When the core is stored in the journal, the core image itself.
When the core is stored externally, the path to the core file.
Set to "
1" when the saved coredump was truncated. (A partial core
image may still be processed by some tools, though obviously not all information is available.)
If the executable contained .package metadata ELF notes, they will be
parsed and attached. The
of the 'main' ELF module (ie: the executable) will be appended individually. The
JSON-formatted content of all modules will be appended as a single JSON object, each with
the module name as the key. For more information about this metadata format and content, see
the coredump metadata spec.
The message generated by systemd-coredump that includes the
backtrace if it was successfully generated. When systemd-coredump is invoked with
--backtrace, this field is provided by the caller.
Various other fields exist in the journal entry, but pertain to the logging process, i.e. systemd-coredump, not the crashed process. See systemd.journal-fields(7).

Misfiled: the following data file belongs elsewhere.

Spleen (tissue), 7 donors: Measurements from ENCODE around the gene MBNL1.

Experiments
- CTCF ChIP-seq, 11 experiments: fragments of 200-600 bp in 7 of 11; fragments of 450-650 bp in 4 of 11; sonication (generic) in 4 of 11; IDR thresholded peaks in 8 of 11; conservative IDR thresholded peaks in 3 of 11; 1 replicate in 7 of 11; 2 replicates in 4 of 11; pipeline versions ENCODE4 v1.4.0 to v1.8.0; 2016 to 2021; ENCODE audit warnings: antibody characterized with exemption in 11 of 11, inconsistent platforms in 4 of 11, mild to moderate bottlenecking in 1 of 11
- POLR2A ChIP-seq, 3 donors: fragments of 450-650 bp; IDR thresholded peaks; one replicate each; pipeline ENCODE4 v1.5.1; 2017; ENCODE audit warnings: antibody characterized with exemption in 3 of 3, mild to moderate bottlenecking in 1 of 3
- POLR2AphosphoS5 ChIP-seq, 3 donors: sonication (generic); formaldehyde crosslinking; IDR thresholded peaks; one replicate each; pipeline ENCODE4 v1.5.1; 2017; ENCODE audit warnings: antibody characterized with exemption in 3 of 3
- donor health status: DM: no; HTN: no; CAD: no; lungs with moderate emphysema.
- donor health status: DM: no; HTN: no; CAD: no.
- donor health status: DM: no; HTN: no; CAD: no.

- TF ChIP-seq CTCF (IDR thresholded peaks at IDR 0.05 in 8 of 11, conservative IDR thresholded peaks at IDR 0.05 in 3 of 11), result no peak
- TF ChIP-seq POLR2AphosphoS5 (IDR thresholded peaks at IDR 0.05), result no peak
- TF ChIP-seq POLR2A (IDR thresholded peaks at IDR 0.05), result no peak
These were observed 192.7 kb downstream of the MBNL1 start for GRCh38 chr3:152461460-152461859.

The following fields are saved (if known) with the external file listed in
COREDUMP_FILENAME= as extended attributes:
Those are the same as
COREDUMP_EXE=, described above.
Those can be viewed using getfattr(1). For the core file described in the journal entry shown above:
$ getfattr --absolute-names -d /var/lib/systemd/coredump/core.Web….552351.….zst # file: /var/lib/systemd/coredump/core.Web….552351.….zst user.coredump.pid="552351" user.coredump.uid="1000" user.coredump.gid="1000" user.coredump.signal="11" user.coredump.timestamp="1614342930000000" user.coredump.comm="Web Content" user.coredump.exe="/usr/lib64/firefox/firefox" …
coredump.conf(5), coredumpctl(1), systemd-journald.service(8), systemd-tmpfiles(8), core(5), sysctl.d(5), systemd-sysctl.service(8).